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I am appalled that you would print an editorial about Andalex based on six errors of fact.

1. Andalex's 25,000-acre lease area encroaches on two BLM wilderness study areas (Wahweap and Burning Hills). Thus, you were in error when you stated "it was not part of the 3.2 million acres the Bureau of Land Management originally recommended."2. Andalex will directly employ 300 (not the 900 you suggested), a work force mostly transferred from northeastern Utah or other parts of the country and most of whom will live in Page or Fredonia, Ariz. Thus, these are not new "jobs" and will not alleviate southern Utah's employment problems.

3. The Utah Division of Wildlife has said this mine would damage the ecosystem of the interior of the Kaiparowits Plateau and would impact an important deer herd. The access road and powerline corridor could affect over 25,000 acres, not the 40 you said. I am amazed you would attribute your claim of "minimal effects" to the company spokesman.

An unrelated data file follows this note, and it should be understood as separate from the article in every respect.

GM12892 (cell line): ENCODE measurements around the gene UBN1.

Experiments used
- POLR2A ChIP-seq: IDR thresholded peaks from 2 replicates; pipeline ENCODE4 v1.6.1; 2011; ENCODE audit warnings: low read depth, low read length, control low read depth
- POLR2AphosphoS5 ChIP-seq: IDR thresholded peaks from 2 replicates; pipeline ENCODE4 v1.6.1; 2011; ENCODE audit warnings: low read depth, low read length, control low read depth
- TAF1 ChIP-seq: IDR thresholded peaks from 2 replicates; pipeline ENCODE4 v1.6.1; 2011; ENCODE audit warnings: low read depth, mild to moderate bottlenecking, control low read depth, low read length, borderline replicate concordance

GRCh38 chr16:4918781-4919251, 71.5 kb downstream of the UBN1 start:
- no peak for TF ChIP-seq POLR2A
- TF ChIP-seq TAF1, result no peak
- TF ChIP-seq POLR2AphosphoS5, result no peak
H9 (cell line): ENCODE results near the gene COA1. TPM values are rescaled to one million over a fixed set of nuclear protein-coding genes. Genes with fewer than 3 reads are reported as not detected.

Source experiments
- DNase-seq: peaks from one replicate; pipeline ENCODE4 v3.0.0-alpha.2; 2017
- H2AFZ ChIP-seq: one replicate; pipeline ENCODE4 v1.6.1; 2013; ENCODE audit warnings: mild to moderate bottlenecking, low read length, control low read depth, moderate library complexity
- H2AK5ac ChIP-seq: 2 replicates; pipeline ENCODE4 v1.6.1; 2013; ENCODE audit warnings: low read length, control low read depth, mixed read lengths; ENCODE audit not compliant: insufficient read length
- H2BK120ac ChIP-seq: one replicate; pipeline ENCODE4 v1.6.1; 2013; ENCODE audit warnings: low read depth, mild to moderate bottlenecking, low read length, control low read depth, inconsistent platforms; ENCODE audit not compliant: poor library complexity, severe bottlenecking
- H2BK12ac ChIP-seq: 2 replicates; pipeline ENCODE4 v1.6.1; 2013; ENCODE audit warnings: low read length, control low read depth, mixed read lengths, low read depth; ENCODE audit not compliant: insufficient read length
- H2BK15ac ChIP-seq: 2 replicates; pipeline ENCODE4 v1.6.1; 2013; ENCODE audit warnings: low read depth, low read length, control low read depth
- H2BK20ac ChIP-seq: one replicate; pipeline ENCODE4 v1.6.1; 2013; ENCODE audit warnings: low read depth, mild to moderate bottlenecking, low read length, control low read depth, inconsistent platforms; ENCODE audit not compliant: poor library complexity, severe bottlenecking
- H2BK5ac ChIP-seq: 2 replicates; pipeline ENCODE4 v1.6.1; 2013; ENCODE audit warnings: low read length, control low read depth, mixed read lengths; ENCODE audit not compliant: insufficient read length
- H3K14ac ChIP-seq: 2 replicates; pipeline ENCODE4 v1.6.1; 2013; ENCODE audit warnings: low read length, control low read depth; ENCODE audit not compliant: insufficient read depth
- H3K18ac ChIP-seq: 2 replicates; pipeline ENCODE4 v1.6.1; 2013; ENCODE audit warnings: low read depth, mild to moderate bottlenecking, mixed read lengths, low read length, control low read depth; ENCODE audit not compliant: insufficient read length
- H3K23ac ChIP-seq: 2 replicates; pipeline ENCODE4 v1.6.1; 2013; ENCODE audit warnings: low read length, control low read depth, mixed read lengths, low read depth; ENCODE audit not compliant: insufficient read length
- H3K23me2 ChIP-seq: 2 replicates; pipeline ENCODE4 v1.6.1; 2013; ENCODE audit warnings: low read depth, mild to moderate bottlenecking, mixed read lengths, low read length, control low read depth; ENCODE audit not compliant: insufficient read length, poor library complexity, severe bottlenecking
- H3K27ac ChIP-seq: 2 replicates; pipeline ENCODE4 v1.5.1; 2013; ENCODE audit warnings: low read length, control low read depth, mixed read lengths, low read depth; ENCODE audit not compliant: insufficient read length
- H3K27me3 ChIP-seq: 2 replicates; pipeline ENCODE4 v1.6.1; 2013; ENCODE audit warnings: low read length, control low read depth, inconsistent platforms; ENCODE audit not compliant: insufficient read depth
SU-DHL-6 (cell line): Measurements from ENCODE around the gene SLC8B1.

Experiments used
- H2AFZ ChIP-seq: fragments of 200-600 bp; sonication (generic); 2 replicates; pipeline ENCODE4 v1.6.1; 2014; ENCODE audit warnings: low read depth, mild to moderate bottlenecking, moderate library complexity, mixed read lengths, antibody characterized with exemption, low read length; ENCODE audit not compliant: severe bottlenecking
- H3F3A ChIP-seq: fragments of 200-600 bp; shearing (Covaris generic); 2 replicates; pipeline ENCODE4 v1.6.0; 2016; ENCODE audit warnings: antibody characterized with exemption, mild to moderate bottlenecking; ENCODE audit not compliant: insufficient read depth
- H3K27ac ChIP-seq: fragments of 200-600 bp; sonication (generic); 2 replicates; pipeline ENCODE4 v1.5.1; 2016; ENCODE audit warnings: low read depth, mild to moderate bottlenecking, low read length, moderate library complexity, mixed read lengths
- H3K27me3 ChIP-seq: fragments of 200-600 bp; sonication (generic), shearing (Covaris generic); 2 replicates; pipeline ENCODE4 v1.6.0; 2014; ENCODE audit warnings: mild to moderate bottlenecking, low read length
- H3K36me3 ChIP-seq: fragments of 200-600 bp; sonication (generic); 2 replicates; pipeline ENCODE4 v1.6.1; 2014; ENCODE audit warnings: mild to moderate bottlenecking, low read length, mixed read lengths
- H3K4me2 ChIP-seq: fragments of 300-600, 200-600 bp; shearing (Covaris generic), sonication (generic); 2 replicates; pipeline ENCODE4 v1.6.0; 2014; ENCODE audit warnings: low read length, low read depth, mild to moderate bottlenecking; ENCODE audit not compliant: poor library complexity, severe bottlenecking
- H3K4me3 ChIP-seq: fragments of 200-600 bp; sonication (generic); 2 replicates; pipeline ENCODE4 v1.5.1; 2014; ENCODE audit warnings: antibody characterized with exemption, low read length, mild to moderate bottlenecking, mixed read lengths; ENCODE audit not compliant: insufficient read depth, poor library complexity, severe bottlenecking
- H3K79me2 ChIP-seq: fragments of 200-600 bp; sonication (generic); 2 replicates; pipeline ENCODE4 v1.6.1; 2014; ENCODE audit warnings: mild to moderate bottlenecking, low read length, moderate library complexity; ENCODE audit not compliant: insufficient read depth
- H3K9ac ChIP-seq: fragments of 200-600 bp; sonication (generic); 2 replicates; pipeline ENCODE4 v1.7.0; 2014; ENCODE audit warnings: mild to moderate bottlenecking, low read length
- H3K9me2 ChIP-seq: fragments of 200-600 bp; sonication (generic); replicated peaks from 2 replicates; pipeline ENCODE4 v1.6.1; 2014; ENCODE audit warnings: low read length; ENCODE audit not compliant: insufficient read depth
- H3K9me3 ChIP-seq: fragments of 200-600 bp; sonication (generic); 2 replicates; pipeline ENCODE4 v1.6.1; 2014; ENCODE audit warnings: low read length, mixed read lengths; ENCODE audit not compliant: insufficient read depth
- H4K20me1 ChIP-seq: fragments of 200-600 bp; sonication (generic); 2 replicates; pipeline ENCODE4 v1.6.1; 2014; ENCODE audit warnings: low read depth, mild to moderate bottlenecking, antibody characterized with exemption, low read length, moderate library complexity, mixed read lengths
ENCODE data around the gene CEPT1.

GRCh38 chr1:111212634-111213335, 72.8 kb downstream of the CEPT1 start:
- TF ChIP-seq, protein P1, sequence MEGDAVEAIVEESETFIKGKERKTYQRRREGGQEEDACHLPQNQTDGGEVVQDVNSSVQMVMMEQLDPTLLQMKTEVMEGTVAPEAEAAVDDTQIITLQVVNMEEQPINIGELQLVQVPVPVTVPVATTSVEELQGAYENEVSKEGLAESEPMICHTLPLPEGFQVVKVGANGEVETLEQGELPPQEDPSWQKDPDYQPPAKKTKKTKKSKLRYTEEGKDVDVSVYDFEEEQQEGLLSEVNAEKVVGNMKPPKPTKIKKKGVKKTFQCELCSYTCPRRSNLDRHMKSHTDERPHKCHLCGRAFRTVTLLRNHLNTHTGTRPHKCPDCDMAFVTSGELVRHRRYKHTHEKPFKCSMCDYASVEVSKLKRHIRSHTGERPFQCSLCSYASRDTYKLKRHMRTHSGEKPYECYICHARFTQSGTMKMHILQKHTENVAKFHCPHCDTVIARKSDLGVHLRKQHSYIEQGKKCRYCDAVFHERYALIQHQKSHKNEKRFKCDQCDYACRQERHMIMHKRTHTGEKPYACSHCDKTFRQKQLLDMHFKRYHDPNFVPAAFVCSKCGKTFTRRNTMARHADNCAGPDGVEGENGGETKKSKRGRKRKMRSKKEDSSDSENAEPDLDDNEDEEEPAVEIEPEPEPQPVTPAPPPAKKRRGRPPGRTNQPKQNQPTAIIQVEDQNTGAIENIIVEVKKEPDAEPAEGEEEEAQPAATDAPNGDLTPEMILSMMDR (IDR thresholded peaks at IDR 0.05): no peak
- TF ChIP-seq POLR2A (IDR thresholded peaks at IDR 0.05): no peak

4. Utah taxpayers (especially northern Utah taxpayers) are being asked to provide $100 million or much more to repair and redesign roads for Andalex, according to the Governor's Office of Planning and Budget. Revenues will certainly not "be capable of repaying the investment." Should we pay a private, foreign company to sell our natural resources overseas?

5. Every day for 40 years, there will be between 175 and 248 trucks, not the 155 you say. That means one truck every three or four minutes.

6. Expert studies show that Andalex traffic will cause more than 100 accidents per year, many of them involving serious injury or fatalities. How do you plan to enforce "strict driving regulations" upon Zion National Park's three million annual tourist autos? Andalex's own spokesman has offered no plan for protecting southern Utah residents from this bloodbath.

Valerie P. Cohen

Primary spokesperson

for Taxpayers for Safe Utah Roads

Cedar City